Cleaned and reassembled, the tiller arm was put aside for more serious issues when our water maker conked-out whilst attempting to produce our daily ration. We knew that we had power issues, but given the last few weeks, we had obviously not been paying enough attention to the instruments, ultimately allowing the batteries to drain to a now dangerously low condition, from which the worry was that they might not recover. Easy, we thought – we’ll fire up the EFOY Fuel Cell and give the batteries a blast, but even that was too much, with it returning to its dormant Error 80 state, despite our best efforts.
Sadly, this time the ‘get out of jail free card’ was not an option, so after a very short discussion, we agreed that the only option was to go for an extreme enforced zero power, using nothing but the AIS at night for four days – and having to hand pump our own water.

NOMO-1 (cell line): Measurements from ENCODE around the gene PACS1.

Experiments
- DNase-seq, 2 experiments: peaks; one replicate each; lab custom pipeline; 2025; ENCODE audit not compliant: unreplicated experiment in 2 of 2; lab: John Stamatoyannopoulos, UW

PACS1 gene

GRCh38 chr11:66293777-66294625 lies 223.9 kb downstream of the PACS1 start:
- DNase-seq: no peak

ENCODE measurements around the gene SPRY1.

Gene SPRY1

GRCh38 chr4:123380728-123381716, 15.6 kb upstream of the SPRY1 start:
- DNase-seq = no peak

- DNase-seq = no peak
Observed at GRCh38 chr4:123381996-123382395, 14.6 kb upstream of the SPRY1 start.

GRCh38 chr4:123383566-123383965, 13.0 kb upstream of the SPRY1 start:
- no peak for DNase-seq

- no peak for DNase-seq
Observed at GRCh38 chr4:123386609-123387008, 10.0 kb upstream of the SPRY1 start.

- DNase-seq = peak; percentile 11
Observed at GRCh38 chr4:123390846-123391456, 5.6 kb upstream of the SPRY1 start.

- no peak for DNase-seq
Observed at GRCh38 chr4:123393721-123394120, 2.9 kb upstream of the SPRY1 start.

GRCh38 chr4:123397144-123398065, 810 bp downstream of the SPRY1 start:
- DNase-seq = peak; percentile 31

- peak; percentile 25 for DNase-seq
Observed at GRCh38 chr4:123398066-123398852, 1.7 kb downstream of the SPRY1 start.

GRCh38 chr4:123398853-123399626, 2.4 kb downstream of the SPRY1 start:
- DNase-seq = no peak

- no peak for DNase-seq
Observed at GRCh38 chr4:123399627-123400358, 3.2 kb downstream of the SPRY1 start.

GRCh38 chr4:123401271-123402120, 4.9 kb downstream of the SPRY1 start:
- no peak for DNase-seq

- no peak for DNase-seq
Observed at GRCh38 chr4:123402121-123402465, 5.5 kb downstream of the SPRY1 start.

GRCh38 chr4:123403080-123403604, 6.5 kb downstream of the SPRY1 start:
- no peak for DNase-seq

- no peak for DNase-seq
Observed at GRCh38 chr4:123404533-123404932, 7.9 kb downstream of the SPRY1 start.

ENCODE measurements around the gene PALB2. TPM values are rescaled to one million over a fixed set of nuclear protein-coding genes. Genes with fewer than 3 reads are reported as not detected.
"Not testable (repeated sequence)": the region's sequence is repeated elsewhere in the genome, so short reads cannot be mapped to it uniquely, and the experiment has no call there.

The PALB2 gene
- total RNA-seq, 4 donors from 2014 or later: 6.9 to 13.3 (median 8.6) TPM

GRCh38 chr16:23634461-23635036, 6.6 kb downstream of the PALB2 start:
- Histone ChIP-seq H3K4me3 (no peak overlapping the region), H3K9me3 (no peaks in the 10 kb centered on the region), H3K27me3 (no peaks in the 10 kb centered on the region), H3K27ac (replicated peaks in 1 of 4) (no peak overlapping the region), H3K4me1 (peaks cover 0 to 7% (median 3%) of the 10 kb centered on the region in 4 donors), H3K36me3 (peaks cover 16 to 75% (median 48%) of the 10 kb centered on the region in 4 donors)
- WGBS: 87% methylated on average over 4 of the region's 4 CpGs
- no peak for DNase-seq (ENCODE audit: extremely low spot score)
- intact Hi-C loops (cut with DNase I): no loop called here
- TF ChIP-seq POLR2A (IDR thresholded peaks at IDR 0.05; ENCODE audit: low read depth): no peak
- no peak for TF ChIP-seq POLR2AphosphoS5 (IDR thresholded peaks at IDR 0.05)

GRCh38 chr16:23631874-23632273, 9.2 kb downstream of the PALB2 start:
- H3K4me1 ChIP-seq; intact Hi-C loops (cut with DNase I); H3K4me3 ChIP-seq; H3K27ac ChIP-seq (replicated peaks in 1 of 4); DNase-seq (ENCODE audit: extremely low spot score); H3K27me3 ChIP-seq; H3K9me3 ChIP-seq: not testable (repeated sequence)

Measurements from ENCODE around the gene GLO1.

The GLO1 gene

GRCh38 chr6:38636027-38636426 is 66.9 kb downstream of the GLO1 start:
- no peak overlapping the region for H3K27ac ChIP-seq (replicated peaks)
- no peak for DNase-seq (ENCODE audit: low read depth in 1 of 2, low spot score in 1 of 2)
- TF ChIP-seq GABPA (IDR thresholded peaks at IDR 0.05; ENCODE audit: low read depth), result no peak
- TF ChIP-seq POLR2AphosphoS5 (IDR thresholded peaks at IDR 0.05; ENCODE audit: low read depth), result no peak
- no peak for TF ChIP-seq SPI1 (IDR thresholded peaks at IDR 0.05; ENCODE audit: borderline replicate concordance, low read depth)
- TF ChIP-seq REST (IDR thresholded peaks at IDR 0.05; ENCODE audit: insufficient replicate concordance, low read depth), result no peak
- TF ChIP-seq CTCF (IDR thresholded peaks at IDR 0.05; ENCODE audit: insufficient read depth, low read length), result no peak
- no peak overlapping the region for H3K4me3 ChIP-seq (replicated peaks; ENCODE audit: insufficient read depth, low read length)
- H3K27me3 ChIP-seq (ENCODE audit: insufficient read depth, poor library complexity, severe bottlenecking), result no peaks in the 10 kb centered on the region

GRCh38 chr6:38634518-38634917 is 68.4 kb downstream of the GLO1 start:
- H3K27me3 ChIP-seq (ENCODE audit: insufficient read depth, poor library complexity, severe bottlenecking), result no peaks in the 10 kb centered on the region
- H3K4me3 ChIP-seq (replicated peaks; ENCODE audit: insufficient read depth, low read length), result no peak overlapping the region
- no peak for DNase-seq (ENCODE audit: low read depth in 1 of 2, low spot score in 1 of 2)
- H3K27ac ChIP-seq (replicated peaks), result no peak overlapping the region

Again, thoughts turned to survival and away from the race, agreeing to a 30 minute pumping session at the beginning of our rest period – immediately after 2 hours of rowing. Pumping started out very inefficient, but we soon found a way to mount it and soon were producing some 2 litres during our 30 minutes – something we would keep up during the hours of darkness, avoiding the heat of the day. To put it into perspective, the manual pump requires a stroke rate cycling approximately every 2 seconds – like using a wood saw. Imagine cutting through a piece of 4-by-2 for a half an hour and you’ll get the idea. And, boy did the water taste so much sweeter having known what went into it!